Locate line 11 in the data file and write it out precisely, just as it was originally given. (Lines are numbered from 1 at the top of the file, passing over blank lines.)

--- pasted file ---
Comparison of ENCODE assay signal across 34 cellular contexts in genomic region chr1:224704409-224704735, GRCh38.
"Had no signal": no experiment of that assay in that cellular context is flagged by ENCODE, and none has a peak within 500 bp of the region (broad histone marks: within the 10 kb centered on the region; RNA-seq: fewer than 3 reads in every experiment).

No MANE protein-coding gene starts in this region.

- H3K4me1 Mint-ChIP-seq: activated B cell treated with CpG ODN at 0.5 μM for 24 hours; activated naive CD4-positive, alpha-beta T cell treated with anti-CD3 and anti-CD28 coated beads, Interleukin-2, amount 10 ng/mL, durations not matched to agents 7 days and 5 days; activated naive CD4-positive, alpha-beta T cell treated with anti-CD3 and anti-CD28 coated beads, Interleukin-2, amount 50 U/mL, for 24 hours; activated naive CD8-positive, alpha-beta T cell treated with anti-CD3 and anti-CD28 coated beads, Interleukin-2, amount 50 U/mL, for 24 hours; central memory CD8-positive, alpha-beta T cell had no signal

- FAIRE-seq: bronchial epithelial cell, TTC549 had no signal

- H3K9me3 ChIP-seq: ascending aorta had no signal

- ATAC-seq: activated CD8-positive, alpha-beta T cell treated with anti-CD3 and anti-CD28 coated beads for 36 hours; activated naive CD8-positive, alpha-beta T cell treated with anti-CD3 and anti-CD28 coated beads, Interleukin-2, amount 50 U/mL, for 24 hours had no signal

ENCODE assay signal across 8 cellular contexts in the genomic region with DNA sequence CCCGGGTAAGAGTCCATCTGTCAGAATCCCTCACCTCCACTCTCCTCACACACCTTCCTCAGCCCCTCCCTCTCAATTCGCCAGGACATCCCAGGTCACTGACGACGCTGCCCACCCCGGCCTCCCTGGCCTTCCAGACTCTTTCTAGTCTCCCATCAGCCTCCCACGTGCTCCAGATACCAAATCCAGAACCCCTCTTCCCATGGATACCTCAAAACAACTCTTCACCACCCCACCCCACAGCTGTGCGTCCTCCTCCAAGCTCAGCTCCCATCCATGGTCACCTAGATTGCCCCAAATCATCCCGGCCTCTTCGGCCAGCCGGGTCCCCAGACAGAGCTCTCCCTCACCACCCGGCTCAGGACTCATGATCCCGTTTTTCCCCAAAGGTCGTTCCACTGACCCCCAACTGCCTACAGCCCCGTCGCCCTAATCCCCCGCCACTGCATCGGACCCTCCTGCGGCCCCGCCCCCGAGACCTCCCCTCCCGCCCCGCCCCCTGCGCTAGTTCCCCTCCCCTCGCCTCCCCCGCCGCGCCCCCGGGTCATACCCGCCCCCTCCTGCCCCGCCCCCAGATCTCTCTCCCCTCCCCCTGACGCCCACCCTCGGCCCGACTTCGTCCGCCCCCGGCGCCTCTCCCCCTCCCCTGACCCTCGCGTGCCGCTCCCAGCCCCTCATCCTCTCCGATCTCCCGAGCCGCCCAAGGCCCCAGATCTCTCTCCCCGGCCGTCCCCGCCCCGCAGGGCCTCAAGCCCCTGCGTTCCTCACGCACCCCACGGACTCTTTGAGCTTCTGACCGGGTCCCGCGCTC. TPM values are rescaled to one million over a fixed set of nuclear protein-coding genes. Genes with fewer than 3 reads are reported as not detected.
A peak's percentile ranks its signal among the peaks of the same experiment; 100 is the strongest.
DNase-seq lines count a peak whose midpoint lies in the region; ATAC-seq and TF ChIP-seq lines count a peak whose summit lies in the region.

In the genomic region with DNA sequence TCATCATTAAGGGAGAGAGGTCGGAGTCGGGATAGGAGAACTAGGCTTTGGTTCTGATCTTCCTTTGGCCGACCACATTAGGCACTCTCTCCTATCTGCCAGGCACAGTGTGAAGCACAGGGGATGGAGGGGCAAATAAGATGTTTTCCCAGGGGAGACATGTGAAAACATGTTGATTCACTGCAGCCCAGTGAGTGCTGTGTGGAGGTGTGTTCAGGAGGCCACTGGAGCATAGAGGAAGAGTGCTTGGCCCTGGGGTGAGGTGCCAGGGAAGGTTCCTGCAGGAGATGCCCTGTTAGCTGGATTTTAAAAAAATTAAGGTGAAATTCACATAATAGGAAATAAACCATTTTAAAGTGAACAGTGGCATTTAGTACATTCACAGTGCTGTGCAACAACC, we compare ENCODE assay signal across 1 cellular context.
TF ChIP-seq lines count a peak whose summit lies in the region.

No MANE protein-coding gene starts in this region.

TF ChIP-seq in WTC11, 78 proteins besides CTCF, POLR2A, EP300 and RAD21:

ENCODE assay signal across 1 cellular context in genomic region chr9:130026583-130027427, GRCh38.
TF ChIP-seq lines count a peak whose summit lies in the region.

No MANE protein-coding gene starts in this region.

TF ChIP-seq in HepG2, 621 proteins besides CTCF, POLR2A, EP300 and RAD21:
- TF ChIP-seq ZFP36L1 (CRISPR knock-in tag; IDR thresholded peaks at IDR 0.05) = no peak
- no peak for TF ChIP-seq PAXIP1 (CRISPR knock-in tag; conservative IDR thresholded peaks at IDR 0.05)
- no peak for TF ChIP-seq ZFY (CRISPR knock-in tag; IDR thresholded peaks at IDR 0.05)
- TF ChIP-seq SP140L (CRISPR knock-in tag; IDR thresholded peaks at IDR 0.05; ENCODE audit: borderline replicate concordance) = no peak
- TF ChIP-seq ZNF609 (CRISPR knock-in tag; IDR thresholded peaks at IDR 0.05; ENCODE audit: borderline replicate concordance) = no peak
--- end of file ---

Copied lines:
In the genomic region with DNA sequence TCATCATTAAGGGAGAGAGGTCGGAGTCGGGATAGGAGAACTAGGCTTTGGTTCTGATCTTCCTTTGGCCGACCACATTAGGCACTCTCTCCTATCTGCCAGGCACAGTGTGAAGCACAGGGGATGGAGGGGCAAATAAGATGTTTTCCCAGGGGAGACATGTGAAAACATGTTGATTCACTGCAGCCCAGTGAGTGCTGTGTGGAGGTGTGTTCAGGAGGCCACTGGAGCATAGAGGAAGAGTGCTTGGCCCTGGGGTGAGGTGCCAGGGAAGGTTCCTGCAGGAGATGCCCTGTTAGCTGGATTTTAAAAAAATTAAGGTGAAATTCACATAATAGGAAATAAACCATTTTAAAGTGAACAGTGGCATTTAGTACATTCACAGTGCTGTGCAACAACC, we compare ENCODE assay signal across 1 cellular context.